I remember being frustrated trying to be all of these things. My time seemed to go from task to task and then I'd fall asleep and do it all over again the next day. Looking back, it was because I didn't balance all of the responsibilities that make me who I am. When would I have time to fit in writing or singing or the things I really enjoyed in life? When did I get so busy?

I had to start making some changes. I had to start thinking differently about things. Especially, about how I manage my time. I also had to realize a few things that I hadn't faced before, like maybe not being the best at everything, but good at several things. Here are some lessons learned that I would like to share:

Lesson #1: YOU control what you spend your time on. Pretty powerful words. Some may say, what do you mean? I have so many responsibilities, how do I get to choose? I have to pay bills, I have to change diapers, I have to... Yes, there are some things YOU have to do and somethings you don't need to do. My first order of business. Writing out the things I need to do versus things I need to have done. I realized that I was spending at least four hours a day every weekend cleaning my house. Is this something that I really need to be doing? What about having someone else do it? How can I afford to have someone else do it? I pay about $50 every two weeks to have my house cleaned. The in between weeks, I do a light cleaning, maybe about a half hour. I started to look at my services. Do I really need Direct TV's ultimate package with all of the channels? Do I really need a cell phone and a home phone? It's amazing where you might be able to squeeze out $50. I figure, if I can spend $50 on a tank of gas, I can figure out how to spend $50 getting four hours of my life back per week. For those who think they are the only ones who can clean their house good enough, it's not going to be perfect. Let it go. We are talking about 4 hours a week to help balance other responsibilities that you may have.

Lesson #2: Realize it's okay to be good at lots of things and you don't have to be the best at everything. Eleanor Roosevelt said it best: "Sometimes your best is not enough. Sometimes you must do what is necessary." This is one of the hardest lessons I had to learn. I am programmed to be the best all of the time. Truth is, it's not going to happen. If I spend less time trying to be excellent and more time trying to be good, I have more time to spend doing other things. Sometimes good is good enough.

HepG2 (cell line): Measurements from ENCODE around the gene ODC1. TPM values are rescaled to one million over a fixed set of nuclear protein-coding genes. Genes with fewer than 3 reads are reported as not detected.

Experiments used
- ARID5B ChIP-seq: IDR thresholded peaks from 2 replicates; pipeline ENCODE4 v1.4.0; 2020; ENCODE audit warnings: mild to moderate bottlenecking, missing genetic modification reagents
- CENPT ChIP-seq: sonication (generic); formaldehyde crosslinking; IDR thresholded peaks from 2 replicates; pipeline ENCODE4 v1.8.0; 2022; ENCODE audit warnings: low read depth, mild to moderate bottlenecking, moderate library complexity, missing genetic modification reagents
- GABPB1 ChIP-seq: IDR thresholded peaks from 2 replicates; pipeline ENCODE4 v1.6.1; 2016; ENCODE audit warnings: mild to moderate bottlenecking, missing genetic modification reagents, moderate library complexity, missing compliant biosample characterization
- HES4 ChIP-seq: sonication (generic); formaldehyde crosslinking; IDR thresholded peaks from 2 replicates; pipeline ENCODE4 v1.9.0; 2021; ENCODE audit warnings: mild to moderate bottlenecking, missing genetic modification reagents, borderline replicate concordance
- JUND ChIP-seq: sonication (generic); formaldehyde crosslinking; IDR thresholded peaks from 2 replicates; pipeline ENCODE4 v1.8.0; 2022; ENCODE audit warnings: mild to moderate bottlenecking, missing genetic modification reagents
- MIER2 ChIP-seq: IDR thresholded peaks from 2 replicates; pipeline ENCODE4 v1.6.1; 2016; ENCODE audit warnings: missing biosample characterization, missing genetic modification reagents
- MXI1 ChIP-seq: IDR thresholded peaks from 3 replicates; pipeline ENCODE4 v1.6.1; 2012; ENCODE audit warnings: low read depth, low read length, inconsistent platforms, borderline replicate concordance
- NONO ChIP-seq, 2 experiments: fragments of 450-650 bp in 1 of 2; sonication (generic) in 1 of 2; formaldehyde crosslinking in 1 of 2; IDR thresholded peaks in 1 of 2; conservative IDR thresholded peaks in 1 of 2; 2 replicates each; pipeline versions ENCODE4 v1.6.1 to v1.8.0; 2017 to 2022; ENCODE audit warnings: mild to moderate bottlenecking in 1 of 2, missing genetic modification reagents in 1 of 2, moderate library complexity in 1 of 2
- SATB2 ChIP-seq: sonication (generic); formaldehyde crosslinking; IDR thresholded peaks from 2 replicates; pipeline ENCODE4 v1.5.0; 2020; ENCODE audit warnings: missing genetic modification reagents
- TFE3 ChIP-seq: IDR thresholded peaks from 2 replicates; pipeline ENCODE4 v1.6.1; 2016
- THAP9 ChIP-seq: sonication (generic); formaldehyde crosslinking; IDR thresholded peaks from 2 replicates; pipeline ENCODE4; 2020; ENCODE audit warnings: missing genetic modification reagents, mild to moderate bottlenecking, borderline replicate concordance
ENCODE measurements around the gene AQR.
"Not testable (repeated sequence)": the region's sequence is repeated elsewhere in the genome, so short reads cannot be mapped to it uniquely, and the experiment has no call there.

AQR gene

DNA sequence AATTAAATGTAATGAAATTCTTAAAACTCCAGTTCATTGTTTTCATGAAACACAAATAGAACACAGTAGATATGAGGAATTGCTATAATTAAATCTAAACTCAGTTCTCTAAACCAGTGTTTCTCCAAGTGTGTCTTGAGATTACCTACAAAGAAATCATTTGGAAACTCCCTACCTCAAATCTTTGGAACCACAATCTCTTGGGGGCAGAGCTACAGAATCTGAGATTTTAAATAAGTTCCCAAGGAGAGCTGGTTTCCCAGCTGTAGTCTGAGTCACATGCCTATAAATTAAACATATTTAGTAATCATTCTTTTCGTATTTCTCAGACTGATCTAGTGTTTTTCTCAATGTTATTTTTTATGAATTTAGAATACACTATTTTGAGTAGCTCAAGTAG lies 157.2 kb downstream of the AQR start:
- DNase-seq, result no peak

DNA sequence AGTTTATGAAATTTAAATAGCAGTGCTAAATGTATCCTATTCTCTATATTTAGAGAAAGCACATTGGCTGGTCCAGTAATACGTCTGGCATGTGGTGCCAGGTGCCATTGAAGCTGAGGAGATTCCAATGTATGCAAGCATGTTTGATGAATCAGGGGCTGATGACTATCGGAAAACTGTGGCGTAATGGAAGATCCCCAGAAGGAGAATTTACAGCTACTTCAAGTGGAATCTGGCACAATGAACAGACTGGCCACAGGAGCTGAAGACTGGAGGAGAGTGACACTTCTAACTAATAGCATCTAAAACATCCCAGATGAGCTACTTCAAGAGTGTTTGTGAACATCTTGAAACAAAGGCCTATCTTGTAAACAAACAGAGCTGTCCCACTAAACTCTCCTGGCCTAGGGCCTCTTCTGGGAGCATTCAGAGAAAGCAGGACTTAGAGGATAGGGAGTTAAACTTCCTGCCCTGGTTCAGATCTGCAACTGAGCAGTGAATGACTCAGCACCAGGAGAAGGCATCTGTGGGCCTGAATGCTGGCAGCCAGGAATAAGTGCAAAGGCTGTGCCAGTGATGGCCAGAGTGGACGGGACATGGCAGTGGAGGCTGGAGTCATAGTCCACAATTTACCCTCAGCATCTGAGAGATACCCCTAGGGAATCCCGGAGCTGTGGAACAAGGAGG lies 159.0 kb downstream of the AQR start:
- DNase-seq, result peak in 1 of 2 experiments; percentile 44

Lesson #3: Do things that are fun. Life is full of demanding responsibilities and it doesn't get easier with the more you take on. When I am working loads of hours and am not taking the time for my other responsibilities, like singing, writing and cooking, I feel unhappy. The pleasures that you have in life are your responsibility. We tend to get programmed to just be productive. We are not robots. There are other sides that require attention also. As a mentor once said to me, "Do something everyday that expresses yourself." It could be singing in the shower when I'm getting ready for work. It could be writing just a little bit everyday, but I always make time for the things that let me express myself.

Lesson #4: Attitude is everything. I firmly believe this. There are situations that are challenging, but they can be turned into something positive. I work in a profession where I get to hear a lot of negativity. I mean, I control funds for a living. I'm the person that has to say no sometimes and I get to hear the brunt of that. People don't like to hear the word no. Even though it is challenging, it can be positive. How you perceive things is critical. You can let the negativity get to you or you can be the driving force to change negative behavior by setting an example. It's not easy and it's not going to be. I am accountable to myself for how I let things affect me.

Lesson #5: Reflect, reflect, and then reflect again. Reflection is important in order to really understand what is going on in life. I sometimes plan situations out in my head and think about how I might have done things differently or a better way to do things. Sometimes when I reflect, ideas pop in my head. In order to become self aware, you need to reflect on your actions, your responses, your attitude and your perceptions. Even a simple 30 minute meditation exercise may help with this. It is a time to be still, but sometimes I use that time to reflect.

As my responsibilities continue to grow, I will have to adjust how to balance them. I have to believe that I am capable to do all things that are in my heart. That they are there for a reason and that is because I am meant to do them.